By Karen Morfitt GOLDEN, Colo. (CBS4)– A teenager in Golden is calling on her personal experience with epilepsy to support other kids through the same journey. Emma Conroy created a video project to prepare them for the road ahead. “I got a bunch of paperwork and it explained kind of what was going on, and then I had what my parents told me about my first EEG but I was five I didn’t know what they were doing,” she said. Conroy had her first seizure at 3 years old, leading to her Epilepsy diagnosis. Now at 17 she has had at least a half a dozen EEGs. “It stands for electroencephalogram, it monitors your brainwaves while they to the flashing light test and the hyper ventilation test,” she said. Emma used her last visit as an opportunity to educate others, while also earning her Gold Award as a Girl Scout. She asked her parents to film the entire process, leading to a 10-minute informational video titled “EEGs made easy.” Emma starts with how to prepare and then walks you through the test itself. Wednesday night, she debuted the project for the Epilepsy Foundation Colorado. “One in 26 will develop epilepsy in their lifetime,“ spokesperson Chase Whisenhunt said, “Chances are you are going to be surrounded by epilepsy or someone living with it now or in the future.” They are now teaming up with Emma, sharing her video with members preparing for a similar journey. “Any chance we get to raise awareness especially in the hands of a young volunteer reaching out, taking matters into her own hands, we love the opportunity.” Emma says it would be great to win the coveted Gold Award for her Girl Scout sash, affecting others will be far more rewarding. “I wanted kids to not be scared of what I was scared of when I was younger it was just very important to me,” Conroy said. Karen Morfitt joined the CBS4 team as a reporter in 2013. She covers a variety of stories in and around the Denver metro area. Connect with her on Facebook, follow her on Twitter @karenmorfitt or email her tips.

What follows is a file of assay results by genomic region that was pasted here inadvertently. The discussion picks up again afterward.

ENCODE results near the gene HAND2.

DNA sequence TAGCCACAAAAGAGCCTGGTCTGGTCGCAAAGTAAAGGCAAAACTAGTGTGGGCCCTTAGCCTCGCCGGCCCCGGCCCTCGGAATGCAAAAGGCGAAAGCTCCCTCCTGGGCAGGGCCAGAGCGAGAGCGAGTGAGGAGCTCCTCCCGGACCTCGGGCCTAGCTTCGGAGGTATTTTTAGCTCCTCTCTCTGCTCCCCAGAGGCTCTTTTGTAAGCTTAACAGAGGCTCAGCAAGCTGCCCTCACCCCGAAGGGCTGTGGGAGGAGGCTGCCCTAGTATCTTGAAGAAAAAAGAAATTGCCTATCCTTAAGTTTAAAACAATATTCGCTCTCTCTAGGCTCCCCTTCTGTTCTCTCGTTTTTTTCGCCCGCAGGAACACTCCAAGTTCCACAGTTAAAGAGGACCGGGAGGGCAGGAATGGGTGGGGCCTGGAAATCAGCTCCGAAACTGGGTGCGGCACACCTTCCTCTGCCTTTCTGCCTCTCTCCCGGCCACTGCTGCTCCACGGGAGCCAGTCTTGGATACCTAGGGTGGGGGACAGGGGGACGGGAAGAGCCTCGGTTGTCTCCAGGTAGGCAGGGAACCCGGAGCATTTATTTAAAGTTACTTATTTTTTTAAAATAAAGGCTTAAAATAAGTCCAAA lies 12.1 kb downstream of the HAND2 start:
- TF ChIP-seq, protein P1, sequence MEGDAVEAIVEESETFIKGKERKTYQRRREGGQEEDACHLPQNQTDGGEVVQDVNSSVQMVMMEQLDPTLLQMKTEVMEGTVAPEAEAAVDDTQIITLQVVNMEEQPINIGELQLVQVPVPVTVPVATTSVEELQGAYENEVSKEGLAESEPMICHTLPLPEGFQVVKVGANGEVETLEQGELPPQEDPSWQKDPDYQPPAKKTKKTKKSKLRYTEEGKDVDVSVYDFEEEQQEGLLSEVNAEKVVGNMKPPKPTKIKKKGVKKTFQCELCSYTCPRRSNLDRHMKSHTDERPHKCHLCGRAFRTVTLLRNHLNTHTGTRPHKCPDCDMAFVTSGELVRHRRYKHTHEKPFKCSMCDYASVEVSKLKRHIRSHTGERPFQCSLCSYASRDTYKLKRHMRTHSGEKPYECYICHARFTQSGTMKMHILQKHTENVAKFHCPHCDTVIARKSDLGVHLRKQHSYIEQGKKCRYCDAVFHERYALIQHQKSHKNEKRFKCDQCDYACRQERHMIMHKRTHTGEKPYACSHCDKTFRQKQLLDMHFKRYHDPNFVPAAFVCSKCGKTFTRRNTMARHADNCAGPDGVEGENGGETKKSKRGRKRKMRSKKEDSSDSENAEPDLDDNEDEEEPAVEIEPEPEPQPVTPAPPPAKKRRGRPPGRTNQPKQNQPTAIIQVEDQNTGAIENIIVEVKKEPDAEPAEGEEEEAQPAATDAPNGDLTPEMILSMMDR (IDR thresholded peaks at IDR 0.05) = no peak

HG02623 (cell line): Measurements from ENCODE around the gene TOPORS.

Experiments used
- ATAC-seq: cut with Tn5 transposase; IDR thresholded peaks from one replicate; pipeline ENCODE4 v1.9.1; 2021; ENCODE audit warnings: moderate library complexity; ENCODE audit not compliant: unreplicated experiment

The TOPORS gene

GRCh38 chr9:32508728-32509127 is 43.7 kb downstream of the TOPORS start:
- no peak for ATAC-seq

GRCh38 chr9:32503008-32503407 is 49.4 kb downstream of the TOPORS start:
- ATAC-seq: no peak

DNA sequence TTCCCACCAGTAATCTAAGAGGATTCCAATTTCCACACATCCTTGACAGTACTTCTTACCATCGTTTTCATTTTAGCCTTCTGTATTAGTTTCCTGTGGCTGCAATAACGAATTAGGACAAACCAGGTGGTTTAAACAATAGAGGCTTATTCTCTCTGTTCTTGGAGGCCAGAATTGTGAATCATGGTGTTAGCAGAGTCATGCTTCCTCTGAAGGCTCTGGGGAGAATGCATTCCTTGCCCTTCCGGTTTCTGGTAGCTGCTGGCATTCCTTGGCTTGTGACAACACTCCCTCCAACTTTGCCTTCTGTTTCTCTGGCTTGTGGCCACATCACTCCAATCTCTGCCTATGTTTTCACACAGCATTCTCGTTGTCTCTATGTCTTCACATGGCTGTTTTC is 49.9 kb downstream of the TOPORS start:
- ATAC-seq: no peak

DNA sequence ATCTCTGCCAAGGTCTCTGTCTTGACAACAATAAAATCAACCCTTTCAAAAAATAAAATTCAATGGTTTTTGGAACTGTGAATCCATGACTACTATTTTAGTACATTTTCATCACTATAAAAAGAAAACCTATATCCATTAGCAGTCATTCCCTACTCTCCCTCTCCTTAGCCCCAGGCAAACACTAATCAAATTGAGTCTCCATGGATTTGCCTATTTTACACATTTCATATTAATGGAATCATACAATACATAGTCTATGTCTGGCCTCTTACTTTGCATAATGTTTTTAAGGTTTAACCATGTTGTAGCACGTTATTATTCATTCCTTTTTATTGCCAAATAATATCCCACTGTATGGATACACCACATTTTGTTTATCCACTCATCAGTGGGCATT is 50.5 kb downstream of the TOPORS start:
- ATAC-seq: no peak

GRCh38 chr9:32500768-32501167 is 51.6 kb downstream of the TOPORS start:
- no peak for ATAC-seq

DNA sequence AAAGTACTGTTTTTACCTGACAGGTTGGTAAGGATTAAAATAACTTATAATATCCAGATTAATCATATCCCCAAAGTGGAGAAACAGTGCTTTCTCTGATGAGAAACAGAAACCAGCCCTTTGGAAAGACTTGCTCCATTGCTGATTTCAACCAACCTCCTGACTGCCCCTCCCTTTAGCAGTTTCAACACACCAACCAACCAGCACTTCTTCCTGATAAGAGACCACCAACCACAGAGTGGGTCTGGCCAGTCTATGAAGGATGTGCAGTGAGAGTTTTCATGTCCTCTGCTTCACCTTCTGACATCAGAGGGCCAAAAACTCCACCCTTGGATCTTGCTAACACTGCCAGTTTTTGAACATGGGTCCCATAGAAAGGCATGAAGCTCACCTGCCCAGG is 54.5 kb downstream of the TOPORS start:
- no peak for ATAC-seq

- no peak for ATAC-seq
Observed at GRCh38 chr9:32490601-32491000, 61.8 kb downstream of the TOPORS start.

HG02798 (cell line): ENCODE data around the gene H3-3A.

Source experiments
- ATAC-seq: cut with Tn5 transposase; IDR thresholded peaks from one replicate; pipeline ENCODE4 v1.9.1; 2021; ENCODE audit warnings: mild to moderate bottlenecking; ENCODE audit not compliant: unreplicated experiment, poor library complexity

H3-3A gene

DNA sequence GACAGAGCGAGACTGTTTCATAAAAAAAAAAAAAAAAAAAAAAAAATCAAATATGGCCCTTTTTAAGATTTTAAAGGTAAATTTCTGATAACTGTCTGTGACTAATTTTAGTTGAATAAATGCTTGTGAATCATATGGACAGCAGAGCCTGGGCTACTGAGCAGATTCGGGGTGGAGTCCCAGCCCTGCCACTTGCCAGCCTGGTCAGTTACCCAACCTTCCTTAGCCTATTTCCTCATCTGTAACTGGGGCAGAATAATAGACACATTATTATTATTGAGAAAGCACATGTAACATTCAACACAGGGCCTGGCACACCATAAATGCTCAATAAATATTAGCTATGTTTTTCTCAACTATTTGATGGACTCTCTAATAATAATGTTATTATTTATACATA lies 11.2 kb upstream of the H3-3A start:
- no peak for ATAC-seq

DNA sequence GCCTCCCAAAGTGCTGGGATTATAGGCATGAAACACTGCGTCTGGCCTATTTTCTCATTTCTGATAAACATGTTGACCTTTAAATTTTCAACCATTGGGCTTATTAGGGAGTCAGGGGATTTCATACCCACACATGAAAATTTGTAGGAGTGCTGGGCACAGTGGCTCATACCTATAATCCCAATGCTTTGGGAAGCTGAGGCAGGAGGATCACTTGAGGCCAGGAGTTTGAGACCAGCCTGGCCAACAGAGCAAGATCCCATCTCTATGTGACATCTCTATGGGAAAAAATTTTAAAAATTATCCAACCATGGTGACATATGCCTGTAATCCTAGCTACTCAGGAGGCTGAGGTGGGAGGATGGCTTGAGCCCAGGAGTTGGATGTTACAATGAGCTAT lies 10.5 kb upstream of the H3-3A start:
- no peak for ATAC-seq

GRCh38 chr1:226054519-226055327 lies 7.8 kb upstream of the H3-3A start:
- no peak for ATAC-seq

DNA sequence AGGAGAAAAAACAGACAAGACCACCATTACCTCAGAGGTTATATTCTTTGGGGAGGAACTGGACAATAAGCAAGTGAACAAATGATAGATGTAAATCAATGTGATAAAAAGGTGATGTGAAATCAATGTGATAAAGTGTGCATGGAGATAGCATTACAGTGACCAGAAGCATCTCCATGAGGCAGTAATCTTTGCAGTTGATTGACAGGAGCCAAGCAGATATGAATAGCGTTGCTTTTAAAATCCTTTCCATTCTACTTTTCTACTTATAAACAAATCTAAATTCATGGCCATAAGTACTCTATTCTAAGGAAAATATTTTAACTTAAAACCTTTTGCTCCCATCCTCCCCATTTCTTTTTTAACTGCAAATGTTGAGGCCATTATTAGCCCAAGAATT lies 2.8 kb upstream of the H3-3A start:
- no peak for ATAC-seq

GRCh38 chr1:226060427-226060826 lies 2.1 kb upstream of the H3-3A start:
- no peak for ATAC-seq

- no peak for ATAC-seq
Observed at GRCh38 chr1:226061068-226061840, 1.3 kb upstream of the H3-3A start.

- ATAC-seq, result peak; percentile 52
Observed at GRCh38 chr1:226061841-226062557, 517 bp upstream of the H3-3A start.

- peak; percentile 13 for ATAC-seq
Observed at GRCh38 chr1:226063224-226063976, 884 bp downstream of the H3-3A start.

Emergency physicians are asking patients to re-think their decision to seek treatment at hospital emergency departments this winter.